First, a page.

“As millions of Americans were becoming addicted to prescription pain killers and communities were struggling to respond to this crisis, drug companies were reaping enormous profits,” Stein said.

“Our investigation will determine whether the drug manufacturers and drug distributors unlawfully created and fueled this crisis,” Stein said. “And if they did, I will hold them accountable.”

The expansion of the investigation, which began earlier this summer, will include Purdue Pharma, Endo, Janssen, Teva/Cephalon, Allergan and distributors AmerisourceBergen, Cardinal Health and McKesson.

Stein was joined at Tuesday by a half-dozen people with expertise in and personal knowledge of the opioid epidemic and its costs. They included Nashville, NC Police Chief Thomas Bashore, N.C. Secretary of Health and Human Services Dr. Mandy Cohen and Dr. Ashwin Patkar of Duke University Medical Center. Read more

Courts & the Law, News, Tracking the Cuts: The Dismantling of Our Public Schools

State, not local government, to blame for poor school conditions, Appeals Court rules

The local government in one eastern North Carolina county can’t be held responsible for “serious problems” with chronically underachieving local schools, a state appeals court ruled Tuesday.

Responsibility for Halifax County’s lagging district falls instead on North Carolina’s state legislature and its executive branch, judges argued.

That ruling comes after five students in the county and their parents or legal guardians accused Halifax County commissioners of unequal funding for the county’s three school districts, slighting two districts largely composed of minority students.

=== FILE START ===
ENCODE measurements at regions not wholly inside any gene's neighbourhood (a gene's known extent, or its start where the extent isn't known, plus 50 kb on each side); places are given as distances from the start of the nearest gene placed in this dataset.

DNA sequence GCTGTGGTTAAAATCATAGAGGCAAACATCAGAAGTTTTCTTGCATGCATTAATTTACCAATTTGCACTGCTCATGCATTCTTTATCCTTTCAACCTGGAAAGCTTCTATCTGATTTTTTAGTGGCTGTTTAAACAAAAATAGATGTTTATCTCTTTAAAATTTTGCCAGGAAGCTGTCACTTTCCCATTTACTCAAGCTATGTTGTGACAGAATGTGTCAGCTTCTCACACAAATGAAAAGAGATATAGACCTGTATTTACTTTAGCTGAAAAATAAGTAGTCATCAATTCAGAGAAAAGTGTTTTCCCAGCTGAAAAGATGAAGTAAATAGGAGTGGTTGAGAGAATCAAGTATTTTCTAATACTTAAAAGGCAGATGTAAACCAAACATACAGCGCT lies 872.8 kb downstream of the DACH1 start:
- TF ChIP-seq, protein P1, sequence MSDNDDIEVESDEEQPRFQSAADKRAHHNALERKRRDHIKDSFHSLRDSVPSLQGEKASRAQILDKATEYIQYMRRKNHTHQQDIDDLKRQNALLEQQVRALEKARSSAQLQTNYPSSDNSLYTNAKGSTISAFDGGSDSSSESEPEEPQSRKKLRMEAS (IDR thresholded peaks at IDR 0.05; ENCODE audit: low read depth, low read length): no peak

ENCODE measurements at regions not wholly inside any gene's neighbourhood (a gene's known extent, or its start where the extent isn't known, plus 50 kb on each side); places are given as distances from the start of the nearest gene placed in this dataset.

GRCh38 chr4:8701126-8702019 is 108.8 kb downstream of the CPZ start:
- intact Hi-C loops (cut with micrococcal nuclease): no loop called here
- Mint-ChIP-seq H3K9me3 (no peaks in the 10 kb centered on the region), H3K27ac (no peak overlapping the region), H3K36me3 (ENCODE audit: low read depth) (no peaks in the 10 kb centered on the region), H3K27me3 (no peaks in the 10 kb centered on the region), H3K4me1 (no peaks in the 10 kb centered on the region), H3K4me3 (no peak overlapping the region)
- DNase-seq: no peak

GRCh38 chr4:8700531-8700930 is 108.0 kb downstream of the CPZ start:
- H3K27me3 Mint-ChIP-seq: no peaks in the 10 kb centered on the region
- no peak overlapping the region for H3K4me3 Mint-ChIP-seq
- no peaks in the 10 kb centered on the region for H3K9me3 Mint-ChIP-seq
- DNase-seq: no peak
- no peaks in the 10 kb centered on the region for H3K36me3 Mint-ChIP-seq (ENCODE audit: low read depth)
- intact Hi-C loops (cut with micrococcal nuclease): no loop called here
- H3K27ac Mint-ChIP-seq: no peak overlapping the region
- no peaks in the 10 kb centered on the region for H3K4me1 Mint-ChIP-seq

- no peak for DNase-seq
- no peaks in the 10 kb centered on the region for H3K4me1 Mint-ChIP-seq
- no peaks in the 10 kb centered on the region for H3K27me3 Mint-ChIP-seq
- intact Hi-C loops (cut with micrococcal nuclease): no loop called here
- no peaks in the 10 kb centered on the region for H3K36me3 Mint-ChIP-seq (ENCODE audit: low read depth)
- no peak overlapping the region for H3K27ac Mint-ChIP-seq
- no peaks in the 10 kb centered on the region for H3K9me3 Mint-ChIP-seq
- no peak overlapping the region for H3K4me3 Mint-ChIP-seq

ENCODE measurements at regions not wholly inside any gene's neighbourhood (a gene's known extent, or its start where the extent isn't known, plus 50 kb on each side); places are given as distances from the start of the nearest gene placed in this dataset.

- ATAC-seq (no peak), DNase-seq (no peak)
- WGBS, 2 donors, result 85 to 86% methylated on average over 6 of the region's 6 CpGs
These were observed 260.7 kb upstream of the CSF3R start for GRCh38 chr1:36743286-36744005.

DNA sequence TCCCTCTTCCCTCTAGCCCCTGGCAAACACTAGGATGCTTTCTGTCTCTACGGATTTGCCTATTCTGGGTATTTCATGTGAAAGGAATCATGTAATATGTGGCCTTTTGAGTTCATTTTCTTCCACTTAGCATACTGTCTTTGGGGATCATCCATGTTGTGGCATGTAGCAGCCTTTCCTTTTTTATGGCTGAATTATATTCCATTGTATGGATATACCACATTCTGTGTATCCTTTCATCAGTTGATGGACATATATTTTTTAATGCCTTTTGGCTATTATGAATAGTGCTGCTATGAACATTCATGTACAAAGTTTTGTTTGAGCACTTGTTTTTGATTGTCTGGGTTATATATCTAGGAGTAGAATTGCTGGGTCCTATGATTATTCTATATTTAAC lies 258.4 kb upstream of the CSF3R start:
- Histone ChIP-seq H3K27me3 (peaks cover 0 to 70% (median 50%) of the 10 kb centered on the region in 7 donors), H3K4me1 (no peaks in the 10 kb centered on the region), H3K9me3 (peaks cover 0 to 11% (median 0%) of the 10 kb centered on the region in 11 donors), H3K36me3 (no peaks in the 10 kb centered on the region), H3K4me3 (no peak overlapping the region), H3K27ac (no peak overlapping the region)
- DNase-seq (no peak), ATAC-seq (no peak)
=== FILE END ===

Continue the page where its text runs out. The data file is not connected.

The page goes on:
It’s a pivotal ruling related to the state’s long-running Leandro case, which began in 1994 when plaintiffs in several low-wealth counties, including Halifax, argued students were not afforded the same chance to succeed as their peers in more affluent North Carolina counties.

In the Leandro case, the court found the state has a constitutional obligation to provide a “sound basic education” to students.

The plaintiffs in Tuesday’s ruling said decisions made by local county commissioners infringed on that right, although two out of three judges found that the local board of commissioners cannot be solely blamed for the districts’ myriad issues with facilities, supplies and performance listed in the case.

Mark Dorosin, an attorney with the UNC Center for Civil Rights who represented the Halifax County plaintiffs, called the decision “disappointing.”

“The court’s ruling in the Halifax case really tries to narrow the scope of the constitutional right to a sound basic education in a way that I don’t think the court that decided the Leandro case intended,” said Dorosin.

Issues in Halifax’s minority-dominated districts include flagging test scores, deteriorating facilities and marked difficulty in hiring quality, experienced teachers—all in contrast with a third, primarily white local school district.

The majority sided with an earlier trial court dismissal in the case, finding “serious problems in the schools in Halifax County, but because this defendant—the Halifax County Board of Commissioners—does not bear the constitutional duty to provide a sound basic education, we affirm the trial court’s order dismissing this action.”